Making moves, again… Top-ranked American Stacy Lewis made her way up the leaderboard in Saturday's round with four birdies and an eagle after the turn to finish at 6-under 66 for the day. It's a familiar spot for Lewis as she has already recorded 10 top-10s this season including her second and third career victories at the Mobile Bay Classic and the ShopRite LPGA Classic.
Lewis entered the third round tied for 19th and seven strokes behind amateur leader Lyida Ko. She credits her three birdies in the first five holes that set her off on a hot streak to put her in good position for tomorrow's final round.
"It's the kind of course if you get some birdies early and kind of get rolling on the par‑5s, you can shoot a good number," Lewis said. "If you don't, you'll be struggling for pars. I mean, it's a course that you can play well and shoot 1 or 2‑under. So it's just kind of the way the course plays, I think."
Although the CN Canadian Women's Open changes it's venue each year, Lewis tends to find herself lingering at the top of the leaderboard recently in Canada. Last year, Lewis tied for second at the Canadian Open outside Montreal and in June, she tied for fifth at the Manulife Financial LPGA Classic in Waterloo, Ontario.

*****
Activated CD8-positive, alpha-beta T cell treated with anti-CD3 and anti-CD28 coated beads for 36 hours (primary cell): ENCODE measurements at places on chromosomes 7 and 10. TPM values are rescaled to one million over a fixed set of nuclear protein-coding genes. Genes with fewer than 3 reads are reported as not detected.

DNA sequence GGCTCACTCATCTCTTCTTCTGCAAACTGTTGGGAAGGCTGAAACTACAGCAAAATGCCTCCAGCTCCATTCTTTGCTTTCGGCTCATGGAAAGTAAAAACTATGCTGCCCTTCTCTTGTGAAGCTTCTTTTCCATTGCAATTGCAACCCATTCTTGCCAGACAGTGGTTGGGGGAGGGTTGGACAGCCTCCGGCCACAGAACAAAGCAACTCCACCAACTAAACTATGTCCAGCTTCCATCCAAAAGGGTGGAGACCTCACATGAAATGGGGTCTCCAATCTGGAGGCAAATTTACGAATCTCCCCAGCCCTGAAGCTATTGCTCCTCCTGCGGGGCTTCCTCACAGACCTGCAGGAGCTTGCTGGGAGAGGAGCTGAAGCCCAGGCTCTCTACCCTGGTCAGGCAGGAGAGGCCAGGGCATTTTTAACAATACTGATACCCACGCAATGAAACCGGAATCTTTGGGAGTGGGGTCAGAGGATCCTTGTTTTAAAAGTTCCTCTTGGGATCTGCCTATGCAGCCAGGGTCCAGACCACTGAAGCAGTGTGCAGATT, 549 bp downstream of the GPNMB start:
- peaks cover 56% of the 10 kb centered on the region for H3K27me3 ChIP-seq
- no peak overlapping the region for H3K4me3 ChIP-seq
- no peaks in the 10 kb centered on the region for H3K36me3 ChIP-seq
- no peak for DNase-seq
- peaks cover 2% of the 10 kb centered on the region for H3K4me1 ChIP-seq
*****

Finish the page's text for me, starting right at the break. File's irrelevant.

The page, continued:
"I've always been right up there or a shot back," Lewis said. "I think I shot 66 in the final round last year. I seem to play well in Canada, so I like coming back here and hopefully I can keep that momentum going into tomorrow."
Lewis continues to lead several important races and can improve her standing tomorrow. The 27-year-old leads the Rolex Player of the Year race and is hoping to become the first American since Beth Daniel in 1994 to claim the title. She also leads the U.S. Solheim Cup Team points race by a wide margin and the LPGA Official Money List with more than $1.2 million.
Three South Koreans - two of whom are major champions - will be looking to derail Lydia Ko's record book chase tomorrow. Eight-time LPGA winner and 2008 RICOH Women's British Open champ Jiyai Shin is tied at 7-under-par with Stacy Lewis, 2008 U.S. Women's Open champ Inbee Park and Chella Choi, who is trying to become the seventh Rolex First-Time Winner of the season on Sunday. Park has had the hottest hand in recent weeks, claiming her second-career LPGA title at the Evian Masters in France last month. Shin, a former Rolex Rankings No. 1, has two top-10 finishes this season and has not missed a cut since 2010, a year when she claimed the most recent of her eight titles.